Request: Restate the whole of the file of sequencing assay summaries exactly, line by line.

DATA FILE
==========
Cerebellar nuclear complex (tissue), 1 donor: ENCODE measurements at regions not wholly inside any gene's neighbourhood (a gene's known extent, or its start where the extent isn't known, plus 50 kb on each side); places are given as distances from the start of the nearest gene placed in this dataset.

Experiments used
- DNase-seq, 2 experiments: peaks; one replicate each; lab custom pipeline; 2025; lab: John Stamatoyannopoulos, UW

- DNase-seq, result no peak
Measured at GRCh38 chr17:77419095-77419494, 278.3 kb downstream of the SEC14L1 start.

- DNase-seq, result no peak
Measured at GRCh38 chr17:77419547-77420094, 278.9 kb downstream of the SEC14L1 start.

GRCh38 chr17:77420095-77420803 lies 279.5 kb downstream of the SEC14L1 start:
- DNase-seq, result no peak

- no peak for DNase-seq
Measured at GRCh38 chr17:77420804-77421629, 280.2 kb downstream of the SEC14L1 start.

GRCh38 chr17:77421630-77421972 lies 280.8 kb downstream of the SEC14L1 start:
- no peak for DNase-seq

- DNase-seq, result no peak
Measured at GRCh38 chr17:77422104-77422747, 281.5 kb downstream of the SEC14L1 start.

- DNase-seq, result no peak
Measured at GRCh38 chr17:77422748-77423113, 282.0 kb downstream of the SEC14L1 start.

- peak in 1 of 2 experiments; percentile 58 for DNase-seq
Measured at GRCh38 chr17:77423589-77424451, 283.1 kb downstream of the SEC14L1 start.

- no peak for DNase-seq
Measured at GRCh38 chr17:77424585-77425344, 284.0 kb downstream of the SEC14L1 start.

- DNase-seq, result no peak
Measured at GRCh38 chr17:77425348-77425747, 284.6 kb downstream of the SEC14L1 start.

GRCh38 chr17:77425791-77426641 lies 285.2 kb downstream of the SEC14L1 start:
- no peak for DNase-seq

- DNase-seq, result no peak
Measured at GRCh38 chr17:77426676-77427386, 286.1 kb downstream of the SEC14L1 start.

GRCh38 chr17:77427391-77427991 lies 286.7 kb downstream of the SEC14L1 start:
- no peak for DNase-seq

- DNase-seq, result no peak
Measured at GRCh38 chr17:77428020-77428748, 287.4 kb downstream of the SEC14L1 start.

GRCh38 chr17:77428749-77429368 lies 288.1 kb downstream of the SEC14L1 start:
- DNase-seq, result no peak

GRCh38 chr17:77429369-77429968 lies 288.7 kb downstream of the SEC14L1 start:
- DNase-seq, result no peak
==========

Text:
Cerebellar nuclear complex (tissue), 1 donor: ENCODE measurements at regions not wholly inside any gene's neighbourhood (a gene's known extent, or its start where the extent isn't known, plus 50 kb on each side); places are given as distances from the start of the nearest gene placed in this dataset.

Experiments used
- DNase-seq, 2 experiments: peaks; one replicate each; lab custom pipeline; 2025; lab: John Stamatoyannopoulos, UW

- DNase-seq, result no peak
Measured at GRCh38 chr17:77419095-77419494, 278.3 kb downstream of the SEC14L1 start.

- DNase-seq, result no peak
Measured at GRCh38 chr17:77419547-77420094, 278.9 kb downstream of the SEC14L1 start.

GRCh38 chr17:77420095-77420803 lies 279.5 kb downstream of the SEC14L1 start:
- DNase-seq, result no peak

- no peak for DNase-seq
Measured at GRCh38 chr17:77420804-77421629, 280.2 kb downstream of the SEC14L1 start.

GRCh38 chr17:77421630-77421972 lies 280.8 kb downstream of the SEC14L1 start:
- no peak for DNase-seq

- DNase-seq, result no peak
Measured at GRCh38 chr17:77422104-77422747, 281.5 kb downstream of the SEC14L1 start.

- DNase-seq, result no peak
Measured at GRCh38 chr17:77422748-77423113, 282.0 kb downstream of the SEC14L1 start.

- peak in 1 of 2 experiments; percentile 58 for DNase-seq
Measured at GRCh38 chr17:77423589-77424451, 283.1 kb downstream of the SEC14L1 start.

- no peak for DNase-seq
Measured at GRCh38 chr17:77424585-77425344, 284.0 kb downstream of the SEC14L1 start.

- DNase-seq, result no peak
Measured at GRCh38 chr17:77425348-77425747, 284.6 kb downstream of the SEC14L1 start.

GRCh38 chr17:77425791-77426641 lies 285.2 kb downstream of the SEC14L1 start:
- no peak for DNase-seq

- DNase-seq, result no peak
Measured at GRCh38 chr17:77426676-77427386, 286.1 kb downstream of the SEC14L1 start.

GRCh38 chr17:77427391-77427991 lies 286.7 kb downstream of the SEC14L1 start:
- no peak for DNase-seq

- DNase-seq, result no peak
Measured at GRCh38 chr17:77428020-77428748, 287.4 kb downstream of the SEC14L1 start.

GRCh38 chr17:77428749-77429368 lies 288.1 kb downstream of the SEC14L1 start:
- DNase-seq, result no peak

GRCh38 chr17:77429369-77429968 lies 288.7 kb downstream of the SEC14L1 start:
- DNase-seq, result no peak